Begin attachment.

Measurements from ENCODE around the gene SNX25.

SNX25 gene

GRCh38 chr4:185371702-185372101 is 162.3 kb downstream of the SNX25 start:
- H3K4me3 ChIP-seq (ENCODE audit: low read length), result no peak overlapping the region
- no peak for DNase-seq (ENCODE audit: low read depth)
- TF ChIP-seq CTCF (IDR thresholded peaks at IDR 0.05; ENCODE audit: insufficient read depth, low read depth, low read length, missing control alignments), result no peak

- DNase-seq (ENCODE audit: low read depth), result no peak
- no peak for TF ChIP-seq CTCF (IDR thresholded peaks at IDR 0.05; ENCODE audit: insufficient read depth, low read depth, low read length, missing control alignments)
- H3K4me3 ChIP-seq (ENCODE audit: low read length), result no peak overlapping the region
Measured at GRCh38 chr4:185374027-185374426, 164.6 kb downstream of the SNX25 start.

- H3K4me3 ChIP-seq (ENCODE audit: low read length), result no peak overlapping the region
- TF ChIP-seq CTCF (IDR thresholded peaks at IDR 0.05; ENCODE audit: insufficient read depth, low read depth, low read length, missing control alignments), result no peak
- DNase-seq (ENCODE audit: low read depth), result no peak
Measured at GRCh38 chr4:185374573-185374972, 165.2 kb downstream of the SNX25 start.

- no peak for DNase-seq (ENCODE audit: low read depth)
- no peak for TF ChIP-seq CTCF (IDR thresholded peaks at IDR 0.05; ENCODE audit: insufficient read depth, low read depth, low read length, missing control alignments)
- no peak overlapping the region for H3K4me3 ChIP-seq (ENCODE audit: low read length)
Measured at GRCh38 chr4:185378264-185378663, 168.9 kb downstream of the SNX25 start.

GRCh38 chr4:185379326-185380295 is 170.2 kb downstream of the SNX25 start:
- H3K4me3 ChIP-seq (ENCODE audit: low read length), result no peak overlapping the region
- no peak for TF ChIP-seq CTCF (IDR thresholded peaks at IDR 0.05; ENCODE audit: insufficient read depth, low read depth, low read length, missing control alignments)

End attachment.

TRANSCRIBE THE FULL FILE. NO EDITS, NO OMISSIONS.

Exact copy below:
Measurements from ENCODE around the gene SNX25.

SNX25 gene

GRCh38 chr4:185371702-185372101 is 162.3 kb downstream of the SNX25 start:
- H3K4me3 ChIP-seq (ENCODE audit: low read length), result no peak overlapping the region
- no peak for DNase-seq (ENCODE audit: low read depth)
- TF ChIP-seq CTCF (IDR thresholded peaks at IDR 0.05; ENCODE audit: insufficient read depth, low read depth, low read length, missing control alignments), result no peak

- DNase-seq (ENCODE audit: low read depth), result no peak
- no peak for TF ChIP-seq CTCF (IDR thresholded peaks at IDR 0.05; ENCODE audit: insufficient read depth, low read depth, low read length, missing control alignments)
- H3K4me3 ChIP-seq (ENCODE audit: low read length), result no peak overlapping the region
Measured at GRCh38 chr4:185374027-185374426, 164.6 kb downstream of the SNX25 start.

- H3K4me3 ChIP-seq (ENCODE audit: low read length), result no peak overlapping the region
- TF ChIP-seq CTCF (IDR thresholded peaks at IDR 0.05; ENCODE audit: insufficient read depth, low read depth, low read length, missing control alignments), result no peak
- DNase-seq (ENCODE audit: low read depth), result no peak
Measured at GRCh38 chr4:185374573-185374972, 165.2 kb downstream of the SNX25 start.

- no peak for DNase-seq (ENCODE audit: low read depth)
- no peak for TF ChIP-seq CTCF (IDR thresholded peaks at IDR 0.05; ENCODE audit: insufficient read depth, low read depth, low read length, missing control alignments)
- no peak overlapping the region for H3K4me3 ChIP-seq (ENCODE audit: low read length)
Measured at GRCh38 chr4:185378264-185378663, 168.9 kb downstream of the SNX25 start.

GRCh38 chr4:185379326-185380295 is 170.2 kb downstream of the SNX25 start:
- H3K4me3 ChIP-seq (ENCODE audit: low read length), result no peak overlapping the region
- no peak for TF ChIP-seq CTCF (IDR thresholded peaks at IDR 0.05; ENCODE audit: insufficient read depth, low read depth, low read length, missing control alignments)